Sputnik Escalates the Cold War
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PAPERCLIP, Operation (1946–1954)

Secret U.S. plan to spirit German scientists out of Nazi Germany after World War II. Based on an earlier operation code-named overcast, Operation paperclip was signed into policy by President Harry S. Truman on 6 September 1946. paperclip was so-named for the individual dossiers and immigration papers joined together by paperclips. overcast was originally designed to exploit the knowledge of German scientists, technicians, and engineers in the war against Japan and to prevent the use of their expertise in any future attempt to remilitarize Germany. paperclip kept the German scientists out of Soviet hands. The United States was thus able to use them to advance American military and scientific capabilities.

Truman's directive specifically forbade the entry of prominent Nazi Party members or active supporters of the party into the United States, as the State Department was particularly sensitive to the immigration of high-level Nazis into the country. The War Department, however, was unhappy that the State Department had rejected entry visas for certain leading scientists with active ties to the Nazi Party. The Joint Intelligence Objectives Agency (JIOA), in charge of paperclip for the Joint Chiefs of Staff, had used the Office of Military Government, United States (OMGUS), to summarize the war crimes investigations of the desired scientists. Discovering that the State Department would not approve immigration of those with negative OMGUS reports, JIOA began to cleanse certain dossiers. The War Department considered this necessary because the growing threat of communism had become a greater perceived danger than the morality of individual scientists. Expunging Nazi Party connections seemed a fair price to pay for keeping critical scientific information from the Soviets, as scientists involved in paperclip had participated in the wartime development of the deadly V-1 and V-2 rockets.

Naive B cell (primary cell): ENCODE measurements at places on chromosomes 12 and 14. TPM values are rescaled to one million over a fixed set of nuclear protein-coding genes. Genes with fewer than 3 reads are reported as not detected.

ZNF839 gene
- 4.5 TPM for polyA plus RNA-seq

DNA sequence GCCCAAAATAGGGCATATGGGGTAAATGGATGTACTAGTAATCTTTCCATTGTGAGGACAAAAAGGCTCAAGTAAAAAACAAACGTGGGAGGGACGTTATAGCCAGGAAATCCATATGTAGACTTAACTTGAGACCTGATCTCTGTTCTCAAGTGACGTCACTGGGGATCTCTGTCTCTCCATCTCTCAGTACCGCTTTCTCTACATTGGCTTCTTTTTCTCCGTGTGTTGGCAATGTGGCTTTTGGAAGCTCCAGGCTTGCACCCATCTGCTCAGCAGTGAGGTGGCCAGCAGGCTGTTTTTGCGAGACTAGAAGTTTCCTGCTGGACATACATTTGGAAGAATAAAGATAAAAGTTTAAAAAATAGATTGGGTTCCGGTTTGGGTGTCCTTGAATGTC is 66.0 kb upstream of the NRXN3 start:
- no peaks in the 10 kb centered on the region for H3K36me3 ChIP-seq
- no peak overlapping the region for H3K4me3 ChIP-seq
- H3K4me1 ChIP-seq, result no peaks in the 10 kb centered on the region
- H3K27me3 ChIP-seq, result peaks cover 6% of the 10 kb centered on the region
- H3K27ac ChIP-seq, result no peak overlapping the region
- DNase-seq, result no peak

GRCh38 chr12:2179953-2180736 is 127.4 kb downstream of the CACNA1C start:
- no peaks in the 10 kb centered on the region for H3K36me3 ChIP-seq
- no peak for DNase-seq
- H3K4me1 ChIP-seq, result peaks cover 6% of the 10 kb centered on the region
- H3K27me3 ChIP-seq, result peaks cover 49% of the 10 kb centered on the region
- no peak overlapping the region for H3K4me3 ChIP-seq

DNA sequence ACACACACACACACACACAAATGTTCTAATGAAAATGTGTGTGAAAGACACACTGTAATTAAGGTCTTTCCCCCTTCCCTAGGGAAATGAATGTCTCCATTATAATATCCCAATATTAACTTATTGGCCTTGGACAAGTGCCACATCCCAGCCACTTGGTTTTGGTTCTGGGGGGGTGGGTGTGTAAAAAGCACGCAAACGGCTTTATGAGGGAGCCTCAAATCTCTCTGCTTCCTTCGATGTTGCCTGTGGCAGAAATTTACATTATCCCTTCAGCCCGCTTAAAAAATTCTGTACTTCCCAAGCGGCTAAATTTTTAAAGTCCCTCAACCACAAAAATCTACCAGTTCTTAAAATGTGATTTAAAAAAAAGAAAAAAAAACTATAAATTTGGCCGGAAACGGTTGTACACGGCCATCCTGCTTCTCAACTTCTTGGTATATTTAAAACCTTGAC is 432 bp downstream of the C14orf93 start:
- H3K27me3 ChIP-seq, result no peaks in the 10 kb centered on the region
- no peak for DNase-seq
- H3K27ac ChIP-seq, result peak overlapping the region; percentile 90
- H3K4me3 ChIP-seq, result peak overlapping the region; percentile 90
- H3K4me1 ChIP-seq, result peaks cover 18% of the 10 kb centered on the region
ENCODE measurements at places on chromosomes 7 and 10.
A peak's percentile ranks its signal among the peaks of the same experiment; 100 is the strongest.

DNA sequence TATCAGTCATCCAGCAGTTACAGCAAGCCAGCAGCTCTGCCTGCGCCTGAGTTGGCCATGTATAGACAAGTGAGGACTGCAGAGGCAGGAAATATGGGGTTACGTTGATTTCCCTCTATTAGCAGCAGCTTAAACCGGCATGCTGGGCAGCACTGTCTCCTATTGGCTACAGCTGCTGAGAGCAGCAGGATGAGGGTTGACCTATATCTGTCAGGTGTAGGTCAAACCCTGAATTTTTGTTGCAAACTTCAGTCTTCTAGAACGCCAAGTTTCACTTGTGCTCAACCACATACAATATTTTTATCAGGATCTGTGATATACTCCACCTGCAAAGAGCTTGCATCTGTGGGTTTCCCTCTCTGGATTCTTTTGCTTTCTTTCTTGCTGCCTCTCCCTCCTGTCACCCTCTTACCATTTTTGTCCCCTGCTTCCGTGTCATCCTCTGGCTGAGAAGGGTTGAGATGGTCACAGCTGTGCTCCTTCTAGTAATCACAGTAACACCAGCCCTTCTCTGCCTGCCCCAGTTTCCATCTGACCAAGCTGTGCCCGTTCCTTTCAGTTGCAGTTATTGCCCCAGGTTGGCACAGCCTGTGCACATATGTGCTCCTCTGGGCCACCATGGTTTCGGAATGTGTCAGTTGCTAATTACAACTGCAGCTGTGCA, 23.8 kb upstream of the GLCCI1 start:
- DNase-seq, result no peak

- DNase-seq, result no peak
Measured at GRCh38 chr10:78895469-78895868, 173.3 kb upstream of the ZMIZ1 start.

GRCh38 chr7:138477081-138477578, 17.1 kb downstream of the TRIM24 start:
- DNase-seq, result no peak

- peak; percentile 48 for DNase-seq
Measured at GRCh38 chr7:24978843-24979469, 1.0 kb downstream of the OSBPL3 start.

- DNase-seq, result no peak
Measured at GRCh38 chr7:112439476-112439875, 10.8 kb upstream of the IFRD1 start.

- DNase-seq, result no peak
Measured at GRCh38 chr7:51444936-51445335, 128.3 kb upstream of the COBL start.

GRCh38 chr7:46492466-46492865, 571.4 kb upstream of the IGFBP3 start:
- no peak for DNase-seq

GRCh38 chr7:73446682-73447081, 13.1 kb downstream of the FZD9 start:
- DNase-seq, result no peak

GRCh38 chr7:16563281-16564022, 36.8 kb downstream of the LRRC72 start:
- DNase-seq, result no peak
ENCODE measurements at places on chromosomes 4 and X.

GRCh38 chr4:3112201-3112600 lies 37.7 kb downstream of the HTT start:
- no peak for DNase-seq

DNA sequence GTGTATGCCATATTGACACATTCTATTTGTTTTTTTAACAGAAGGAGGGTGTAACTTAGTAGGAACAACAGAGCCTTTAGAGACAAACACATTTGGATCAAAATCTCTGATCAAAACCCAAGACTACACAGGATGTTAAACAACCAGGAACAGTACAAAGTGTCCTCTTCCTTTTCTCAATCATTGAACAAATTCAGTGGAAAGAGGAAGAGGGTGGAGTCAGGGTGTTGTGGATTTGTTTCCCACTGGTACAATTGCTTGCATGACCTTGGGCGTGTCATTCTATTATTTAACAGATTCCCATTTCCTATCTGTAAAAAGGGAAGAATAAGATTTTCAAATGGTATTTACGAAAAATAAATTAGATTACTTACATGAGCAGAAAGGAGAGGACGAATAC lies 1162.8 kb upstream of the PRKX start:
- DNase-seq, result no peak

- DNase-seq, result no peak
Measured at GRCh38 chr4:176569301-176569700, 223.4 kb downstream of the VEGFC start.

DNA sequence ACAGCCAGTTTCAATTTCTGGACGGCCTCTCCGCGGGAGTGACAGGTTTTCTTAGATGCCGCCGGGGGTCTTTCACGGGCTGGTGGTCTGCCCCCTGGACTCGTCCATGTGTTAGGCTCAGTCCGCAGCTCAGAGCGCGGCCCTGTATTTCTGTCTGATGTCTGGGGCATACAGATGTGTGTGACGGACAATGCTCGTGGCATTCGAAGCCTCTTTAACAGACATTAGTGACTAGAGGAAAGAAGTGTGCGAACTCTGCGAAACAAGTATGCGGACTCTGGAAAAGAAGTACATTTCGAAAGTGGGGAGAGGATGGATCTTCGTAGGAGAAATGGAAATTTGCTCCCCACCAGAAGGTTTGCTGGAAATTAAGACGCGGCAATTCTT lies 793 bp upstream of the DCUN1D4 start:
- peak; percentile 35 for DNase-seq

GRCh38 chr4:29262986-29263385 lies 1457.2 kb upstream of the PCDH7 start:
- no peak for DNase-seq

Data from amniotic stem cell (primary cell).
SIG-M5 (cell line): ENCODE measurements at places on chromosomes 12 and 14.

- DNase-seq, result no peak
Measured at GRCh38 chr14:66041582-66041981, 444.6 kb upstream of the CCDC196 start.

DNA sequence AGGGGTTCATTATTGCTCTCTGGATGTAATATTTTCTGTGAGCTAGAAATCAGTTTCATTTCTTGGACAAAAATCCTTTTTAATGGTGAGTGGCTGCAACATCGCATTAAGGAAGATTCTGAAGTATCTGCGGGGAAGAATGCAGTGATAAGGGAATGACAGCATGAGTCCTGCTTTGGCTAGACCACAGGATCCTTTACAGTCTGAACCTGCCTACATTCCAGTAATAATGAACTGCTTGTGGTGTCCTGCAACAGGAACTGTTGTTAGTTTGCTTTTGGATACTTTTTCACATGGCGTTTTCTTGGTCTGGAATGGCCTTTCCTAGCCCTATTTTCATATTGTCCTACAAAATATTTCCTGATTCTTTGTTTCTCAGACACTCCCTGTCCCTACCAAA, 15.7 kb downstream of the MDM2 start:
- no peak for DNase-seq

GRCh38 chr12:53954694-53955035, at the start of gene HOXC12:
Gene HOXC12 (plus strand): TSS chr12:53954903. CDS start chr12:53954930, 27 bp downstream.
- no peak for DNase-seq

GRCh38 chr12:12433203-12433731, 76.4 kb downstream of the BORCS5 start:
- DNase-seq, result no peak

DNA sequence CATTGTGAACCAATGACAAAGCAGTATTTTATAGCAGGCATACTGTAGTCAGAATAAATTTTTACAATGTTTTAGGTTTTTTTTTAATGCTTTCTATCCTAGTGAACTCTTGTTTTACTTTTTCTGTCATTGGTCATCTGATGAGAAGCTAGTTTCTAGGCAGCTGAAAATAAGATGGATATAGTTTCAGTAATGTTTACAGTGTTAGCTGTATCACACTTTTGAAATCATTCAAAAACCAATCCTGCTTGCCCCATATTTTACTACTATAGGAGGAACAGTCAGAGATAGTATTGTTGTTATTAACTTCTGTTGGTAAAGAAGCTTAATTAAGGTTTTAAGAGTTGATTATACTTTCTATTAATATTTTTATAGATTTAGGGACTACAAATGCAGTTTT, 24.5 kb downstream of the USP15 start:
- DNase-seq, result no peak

The top secret operation remained classified until 1973. Declassified information has proven that the scope of the project far exceeded what was previously known. Once thought to have involved as many as 750 scientists, paperclip actually brought more than 1,600 former Nazis with valuable scientific skills to the United States. Many had extensive Nazi Party backgrounds, and others had direct connections to Nazi war crimes, including bizarre pseudoscientific testing on humans. paperclip officially ended in 1957 at the request of the Federal Republic of Germany (FRG, West Germany), which protested the loss of so many valuable scientists and engineers.

paperclip was an essential Cold War program in that it greatly enhanced American knowledge of rocketry and missile technology. Perhaps the best known of all paperclip scientists who transferred their allegiance to the United States was famed rocket scientist Werner von Braun, credited with developing the Saturn 5 moon rocket that landed Americans on the surface of the moon.

Thomas D. Veve


Further Reading
Hunt, Linda. Secret Agenda: The United States Government, Nazi Scientists and Project Paperclip, 1945 to 1990. New York: St. Martin's, 1991.; Lasby, Clarence G. Project Paperclip: German Scientists and the Cold War. New York: Atheneum, 1971.
 

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